This opinion will be unpublished and
may not be cited except as provided by
Minn. Stat. § 480A.08, subd. 3 (2002).
IN COURT OF APPEALS
Dale O. Tharalson,
Bloomington Independent School District No. 271,
Commissioner of Veterans Affairs,
Minnesota Department of Veterans Affairs
File No. 15-3100-14990-2
Dale Tharalson, 9400 Old Cedar Avenue, South, #338, Bloomington, MN 55425-2435 (pro se relator)
Kingsley D. Holman, Holman Law Offices, 220 West 98thStreet, Minneapolis, MN 55420 (Respondent Bloomington Independent School District)
Department of Veterans Affairs, 206c Veterans Service Building, 20 West 12th Street, St. Paul, MN 55155-2079 (Respondent Commissioner)
Considered and decided by Lansing, Presiding Judge, Peterson, Judge, and Wright, Judge.
Dale Tharalson is an honorably discharged United States Army veteran. In June 1999, Bloomington Independent School District, Number 271 (school district) hired Tharalson as a bus driver. Three months later, Tharalson requested a leave of absence to move a boat to Florida. His supervisor, Tom Oestreich, granted Tharalson’s leave request. When Tharalson returned in December 1999, he notified Oestreich of his availability for work. Tharalson returned to work in January 2000 as a substitute bus driver.
In April 2000, Tharalson requested another leave of absence to sail a boat from Florida to Connecticut. The trip would not be completed until after the school year. Oestreich again granted Tharalson’s request and directed Tharalson to contact him for the next school year when Tharalson returned. Tharalson never contacted Oestreich or returned to work.
Oestreich sent Tharalson letters and attempted to contact Tharalson by telephone every two to three months, leaving messages on each occasion regarding Tharalson’s employment with the school district. Tharalson acknowledged receiving one such call, but he said the message did not refer to future work. Tharalson never returned any of Oestreich’s telephone calls. At a chance encounter in the summer of 2001, Tharalson told Oestreich that he felt guilty about not returning his call, but Tharalson did not request to return to work for the school district.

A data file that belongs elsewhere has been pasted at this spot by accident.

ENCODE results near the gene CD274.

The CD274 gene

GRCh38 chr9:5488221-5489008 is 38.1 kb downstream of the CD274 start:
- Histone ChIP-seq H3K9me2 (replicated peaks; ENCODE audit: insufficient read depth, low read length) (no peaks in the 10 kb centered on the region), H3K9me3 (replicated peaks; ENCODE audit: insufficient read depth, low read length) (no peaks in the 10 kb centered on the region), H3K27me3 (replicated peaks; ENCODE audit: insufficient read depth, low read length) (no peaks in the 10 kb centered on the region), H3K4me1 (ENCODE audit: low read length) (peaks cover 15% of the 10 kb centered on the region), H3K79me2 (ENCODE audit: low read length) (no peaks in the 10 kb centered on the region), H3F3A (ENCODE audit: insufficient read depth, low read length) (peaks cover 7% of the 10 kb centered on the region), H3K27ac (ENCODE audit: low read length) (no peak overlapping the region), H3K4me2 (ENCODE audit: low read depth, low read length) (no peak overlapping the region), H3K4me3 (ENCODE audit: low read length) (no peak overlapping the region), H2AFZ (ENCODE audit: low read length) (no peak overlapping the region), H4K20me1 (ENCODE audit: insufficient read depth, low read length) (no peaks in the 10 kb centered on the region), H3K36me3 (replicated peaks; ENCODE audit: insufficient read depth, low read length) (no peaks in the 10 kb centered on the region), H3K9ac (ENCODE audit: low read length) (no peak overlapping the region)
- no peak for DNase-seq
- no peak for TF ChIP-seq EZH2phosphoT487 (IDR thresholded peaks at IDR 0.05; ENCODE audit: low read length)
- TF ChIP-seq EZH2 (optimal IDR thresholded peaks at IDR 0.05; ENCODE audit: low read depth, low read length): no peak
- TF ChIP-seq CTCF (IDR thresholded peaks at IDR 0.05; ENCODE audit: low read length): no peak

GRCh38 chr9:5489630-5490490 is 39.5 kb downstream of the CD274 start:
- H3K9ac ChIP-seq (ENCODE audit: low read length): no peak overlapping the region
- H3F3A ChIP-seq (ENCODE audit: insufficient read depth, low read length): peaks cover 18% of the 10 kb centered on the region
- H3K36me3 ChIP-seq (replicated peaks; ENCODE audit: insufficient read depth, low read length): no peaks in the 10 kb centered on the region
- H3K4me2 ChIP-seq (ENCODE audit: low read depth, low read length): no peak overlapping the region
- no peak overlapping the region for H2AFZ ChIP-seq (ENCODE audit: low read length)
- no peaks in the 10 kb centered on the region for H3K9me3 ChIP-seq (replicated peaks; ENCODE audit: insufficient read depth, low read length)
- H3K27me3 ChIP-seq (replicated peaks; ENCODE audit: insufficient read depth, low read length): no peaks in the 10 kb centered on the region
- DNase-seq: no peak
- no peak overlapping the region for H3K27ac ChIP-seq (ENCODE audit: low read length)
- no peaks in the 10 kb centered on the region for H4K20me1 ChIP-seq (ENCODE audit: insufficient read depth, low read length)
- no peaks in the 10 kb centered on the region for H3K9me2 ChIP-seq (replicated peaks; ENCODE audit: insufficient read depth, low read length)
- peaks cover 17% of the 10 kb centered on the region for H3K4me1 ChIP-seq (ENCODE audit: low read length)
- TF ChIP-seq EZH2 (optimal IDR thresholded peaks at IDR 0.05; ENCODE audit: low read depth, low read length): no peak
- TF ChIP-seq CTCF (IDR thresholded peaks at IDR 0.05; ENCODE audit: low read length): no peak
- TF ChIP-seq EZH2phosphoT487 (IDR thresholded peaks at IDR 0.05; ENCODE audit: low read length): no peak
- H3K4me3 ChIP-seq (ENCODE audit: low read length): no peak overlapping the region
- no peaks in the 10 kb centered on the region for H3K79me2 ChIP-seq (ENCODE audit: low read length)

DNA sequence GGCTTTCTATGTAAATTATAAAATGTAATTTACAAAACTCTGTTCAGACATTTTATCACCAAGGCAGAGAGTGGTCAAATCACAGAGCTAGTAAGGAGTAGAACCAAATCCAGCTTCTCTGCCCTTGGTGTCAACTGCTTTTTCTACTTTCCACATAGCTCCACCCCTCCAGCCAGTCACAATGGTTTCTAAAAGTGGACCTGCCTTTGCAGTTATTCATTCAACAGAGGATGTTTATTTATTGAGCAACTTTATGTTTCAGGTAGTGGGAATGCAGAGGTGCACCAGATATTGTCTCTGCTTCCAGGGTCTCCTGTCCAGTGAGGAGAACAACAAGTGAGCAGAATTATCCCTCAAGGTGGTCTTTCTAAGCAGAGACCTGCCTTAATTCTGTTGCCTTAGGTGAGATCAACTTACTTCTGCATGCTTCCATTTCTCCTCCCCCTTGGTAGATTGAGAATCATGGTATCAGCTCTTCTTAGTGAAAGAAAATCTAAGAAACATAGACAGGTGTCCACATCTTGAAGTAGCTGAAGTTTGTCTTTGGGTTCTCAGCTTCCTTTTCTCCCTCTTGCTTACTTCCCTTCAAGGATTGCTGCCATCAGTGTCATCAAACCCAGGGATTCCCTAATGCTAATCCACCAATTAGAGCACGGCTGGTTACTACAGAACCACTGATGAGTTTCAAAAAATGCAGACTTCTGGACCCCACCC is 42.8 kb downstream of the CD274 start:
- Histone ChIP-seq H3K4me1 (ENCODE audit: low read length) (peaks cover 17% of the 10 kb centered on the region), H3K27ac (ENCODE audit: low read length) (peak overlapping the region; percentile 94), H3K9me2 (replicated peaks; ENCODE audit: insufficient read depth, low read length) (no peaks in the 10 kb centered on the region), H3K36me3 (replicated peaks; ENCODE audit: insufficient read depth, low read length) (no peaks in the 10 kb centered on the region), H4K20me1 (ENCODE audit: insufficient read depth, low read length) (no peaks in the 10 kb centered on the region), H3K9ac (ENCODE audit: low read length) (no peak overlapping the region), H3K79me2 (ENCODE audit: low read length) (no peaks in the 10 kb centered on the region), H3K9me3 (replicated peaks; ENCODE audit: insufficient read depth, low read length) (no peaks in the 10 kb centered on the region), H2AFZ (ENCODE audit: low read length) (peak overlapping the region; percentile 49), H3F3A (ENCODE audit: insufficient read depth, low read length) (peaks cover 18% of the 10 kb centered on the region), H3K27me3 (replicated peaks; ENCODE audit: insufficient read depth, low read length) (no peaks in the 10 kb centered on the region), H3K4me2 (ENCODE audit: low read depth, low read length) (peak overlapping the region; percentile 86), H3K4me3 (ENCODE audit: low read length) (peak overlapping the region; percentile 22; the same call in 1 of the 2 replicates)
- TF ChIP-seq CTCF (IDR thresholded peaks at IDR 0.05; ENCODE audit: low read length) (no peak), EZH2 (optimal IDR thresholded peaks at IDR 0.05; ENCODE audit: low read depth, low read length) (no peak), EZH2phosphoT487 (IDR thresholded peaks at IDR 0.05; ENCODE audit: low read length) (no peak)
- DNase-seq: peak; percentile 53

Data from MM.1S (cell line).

In a letter dated February 4, 2002, the school district notified Tharalson that it would recommend that the school board accept his voluntary resignation at a meeting on February 11, 2002. Tharalson responded by letter dated March 12, 2002, stating that he did not resign and requesting a hearing, pursuant to the Veterans Preference Act (VPA), regarding the school district’s actions. The school district challenged Tharalson’s right to a VPA hearing.
On June 17, 2002, Tharalson filed a petition with the Commissioner of Veterans Affairs, claiming a denial of his VPA rights. Specifically, Tharalson alleged that the school district terminated him without a hearing, in violation of Minn. Stat. § 197.46 (2002). After a hearing on the petition, an Administrative Law Judge (ALJ) recommended that the commissioner deny Tharalson’s request for a VPA hearing. Because Tharalson never contacted the school district after leaving work in April 2000, the ALJ concluded that Tharalson voluntarily resigned from his position. The ALJ also determined that, even if Tharalson had not resigned, he would not have been entitled to a hearing under the VPA because of the temporary nature of his employment. On November 22, 2002, the commissioner adopted the ALJ’s findings and recommendation and denied Tharalson’s request for relief. This appeal followed.
We review factual determinations of the Commissioner of Veterans Affairs to determine whether they are supported by substantial evidence in the record. In re Schrader, 394 N.W.2d 796, 801 (Minn. 1986). “Conflicts in testimony and the weight to be given facts and circumstances as well as the inferences reasonably to be drawn therefrom are matters to be resolved by the agency, not the courts.” Jenson v. Civil Serv. Comm’n, 268 Minn. 536, 538, 130 N.W.2d 143, 146 (1964). When considering questions of statutory interpretation, we conduct a de novo review of the agency’s determination without deference to the agency’s expertise. Arvig Tel. Co. v. N.W. Bell Tel. Co., 270 N.W.2d 111, 114 (Minn. 1978).